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Do Cats Get Cold?

Do Cats Get Cold?

  • by Rufus and Coco

Cats are adaptable creatures and will seek out warm places on their own if they feel a bit cold.

But what is too cold in the winter, and how can you make sure that your pet remains comfortable and, more importantly, healthy? We’re answering that question and giving you some valuable tips in today’s article, so keep on reading!


How to Keep Your Cat Warm and Healthy During Winter

Before we talk about keeping your cat cosy and warm during winter, we need to note the temperatures at which their little bodies feel most at ease.

Cats have a body temperature that resembles that of humans, but since they are equipped with a coat, they will have better resistance to the cold compared to people. Of course, that same rule does not apply to breeds such as the Peterbald or the Ukrainian Levkoy, as they need a warmer ambience to remain healthy.

In general, all cats will begin to feel cold when the temperature goes under 7-8 degrees °C. Although this species prefers warmth, it can do well with an indoor temperature of at least 10-15 degrees. So make sure that you set your thermostat accordingly, even when you’re out of the house.

Get a heated pet bed

These days, electric blankets and other heating products comes in sizes that are well appropriate for your feline friends.

The downside to using an electric heated pet bed is that it shuts itself off. Most items are outfitted with self-protection mechanisms that make them go into ‘sleep’ mode after 30 minutes or an hour just to prevent damage.

Self-warming pet beds function differently as they are made from unique materials that enable them to become warmer as your cat sits on them for longer.

You can also fill up several glass bottles with hot water, cover them in blankets, and place them near your pet’s bed. If you do this, you’ll see your cat getting nice and cosy after just a few minutes - as cats instinctively seek out warm spots.

Make sure your cat has the proper diet

As you probably know, whenever winter comes around, most people tend to become 1-2kg heavier. The reason is that our metabolism ensures that we have enough fat tissue that can protect us from the cold.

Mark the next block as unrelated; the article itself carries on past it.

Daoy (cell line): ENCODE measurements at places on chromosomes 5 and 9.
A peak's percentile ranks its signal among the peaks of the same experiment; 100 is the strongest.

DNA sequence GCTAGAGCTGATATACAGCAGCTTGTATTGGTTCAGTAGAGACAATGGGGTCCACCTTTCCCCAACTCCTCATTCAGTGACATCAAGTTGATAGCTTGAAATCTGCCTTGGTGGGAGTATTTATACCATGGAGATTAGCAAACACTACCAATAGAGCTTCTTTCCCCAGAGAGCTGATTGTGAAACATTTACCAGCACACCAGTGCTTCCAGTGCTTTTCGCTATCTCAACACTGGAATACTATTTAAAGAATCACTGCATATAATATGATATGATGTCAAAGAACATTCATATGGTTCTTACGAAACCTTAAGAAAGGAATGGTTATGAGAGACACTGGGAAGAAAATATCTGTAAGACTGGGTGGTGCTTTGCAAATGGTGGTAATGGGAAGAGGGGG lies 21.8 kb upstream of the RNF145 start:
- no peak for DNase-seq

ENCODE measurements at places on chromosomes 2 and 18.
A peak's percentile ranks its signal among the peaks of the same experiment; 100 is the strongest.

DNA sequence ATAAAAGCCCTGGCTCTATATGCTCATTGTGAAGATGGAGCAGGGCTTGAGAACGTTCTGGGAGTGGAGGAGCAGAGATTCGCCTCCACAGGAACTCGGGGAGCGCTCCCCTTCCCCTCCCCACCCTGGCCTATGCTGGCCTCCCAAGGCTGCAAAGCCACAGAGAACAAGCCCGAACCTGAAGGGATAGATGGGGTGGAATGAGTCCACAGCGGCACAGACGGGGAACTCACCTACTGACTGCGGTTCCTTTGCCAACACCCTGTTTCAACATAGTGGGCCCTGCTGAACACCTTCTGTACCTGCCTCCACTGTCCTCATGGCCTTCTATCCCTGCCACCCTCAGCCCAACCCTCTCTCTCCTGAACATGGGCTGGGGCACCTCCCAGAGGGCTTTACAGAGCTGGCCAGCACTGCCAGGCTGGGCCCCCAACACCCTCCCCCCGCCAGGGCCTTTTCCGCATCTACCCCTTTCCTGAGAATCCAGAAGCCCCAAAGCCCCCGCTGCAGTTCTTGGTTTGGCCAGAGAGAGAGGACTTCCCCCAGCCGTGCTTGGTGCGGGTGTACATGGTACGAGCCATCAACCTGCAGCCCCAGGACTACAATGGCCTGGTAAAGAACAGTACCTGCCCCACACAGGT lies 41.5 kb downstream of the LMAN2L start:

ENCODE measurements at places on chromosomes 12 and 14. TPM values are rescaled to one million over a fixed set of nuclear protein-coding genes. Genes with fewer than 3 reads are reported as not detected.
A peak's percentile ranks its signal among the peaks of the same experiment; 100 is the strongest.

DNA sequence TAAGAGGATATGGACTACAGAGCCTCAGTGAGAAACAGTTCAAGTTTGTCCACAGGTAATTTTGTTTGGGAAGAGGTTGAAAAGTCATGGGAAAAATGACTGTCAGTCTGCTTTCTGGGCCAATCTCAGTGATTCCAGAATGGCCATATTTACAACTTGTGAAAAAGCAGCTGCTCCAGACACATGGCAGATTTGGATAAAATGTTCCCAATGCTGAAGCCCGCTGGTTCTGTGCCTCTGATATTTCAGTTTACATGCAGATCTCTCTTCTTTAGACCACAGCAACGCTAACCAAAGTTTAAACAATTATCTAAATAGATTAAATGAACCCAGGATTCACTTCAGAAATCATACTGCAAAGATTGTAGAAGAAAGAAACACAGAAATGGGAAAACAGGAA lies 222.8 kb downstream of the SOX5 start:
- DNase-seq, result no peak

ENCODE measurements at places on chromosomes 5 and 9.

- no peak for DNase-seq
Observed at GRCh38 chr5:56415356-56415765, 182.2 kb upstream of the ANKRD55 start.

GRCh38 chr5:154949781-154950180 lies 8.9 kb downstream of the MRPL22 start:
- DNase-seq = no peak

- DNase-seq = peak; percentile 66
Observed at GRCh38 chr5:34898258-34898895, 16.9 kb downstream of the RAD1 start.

The same happens with pets, including cats. They need to eat a little more so that they can be protected against the cold. If you have a cat that also goes outdoors, you might notice an increase in their appetite at the end of autumn and all throughout winter.

However, keeping your cat indoors in the cold season is far better as they can’t interact with other animals which they can potentially catch a disease from.

If your kitty is anxious about being cooped up at home, you can sprinkle a bit of our Anxiety Aid on their food help ensure their emotional balance. You can also give your cat enough treats, and if possible, switch to a calorie-dense diet if your vet finds this to be appropriate.

Increase the number of play sessions

Keeping your cat indoors mean they might not get as much physical and mental stimulation needed to keep them healthy. Exercise is important as it can boost a cat’s metabolism, not to mention that it will also keep them warm. They might need a bit more calories after an intense play session, but they’ll also feel warmer, more refreshed, and generally in a better mood.

If your cat’s old toys don’t seem to interest them anymore, you might want to try out our Fling & Chase Cat Toy or the Pounce & Purrsuit Rechargeable Cat Toy – both of which can stimulate your cat’s hunting instincts.

Play dress-up

While most cats just aren’t as easy to convince as their canine counterparts, some will agree to you keeping them warm with a pet fleece sweater or other warm clothing.

Of course, it might take you some time to get your cat used to the idea that they now have to wear a piece of clothing, but you can rely on positive reinforcement for this task.

After you buy the cat coat or jacket, make sure you let your pet smell it and even sit on it if they find that a good idea. Give them snacks each time you try to put it on their body so that they can associate the idea of the sweater with a reward.

Maintain your cat’s grooming routine and vet visits

A huge part of keeping your cat healthy during winter is keeping up with vet visits. This can be particularly important for senior cats and kittens, as well as pregnant cats, as they are exceptionally vulnerable if they catch a cold.

But even if your pet is completely healthy, you shouldn’t forget about regular grooming habits. Your cat’s skin is in charge of keeping part of their body temperature at an optimal level, so it needs a bit of extra care during the cold season.

You can use our Pet Grooming Glove or give her a nice brush with our Self Cleaning Deshedder Brush every once in a while.

Since giving your cat baths in the winter is not really recommended, you can always rely on our Water Free Wash to keep your feline fresh. This dry shampoo cleans any debris and absorbs natural oils, and also leaves your cat’s coat smelling nice.


Final thoughts

Although the likelihood of a cat developing hypothermia if they live indoors is very low, if your cat also goes outside and the weather is really bad, this can lead to a serious health issue.

If a cat is too cold, they might have a slow heartbeat, be confused, or experience muscle stiffness. Hypothermia is an emergency, so if you suspect your pet is affected by it, take them to the vet clinic as soon as possible.

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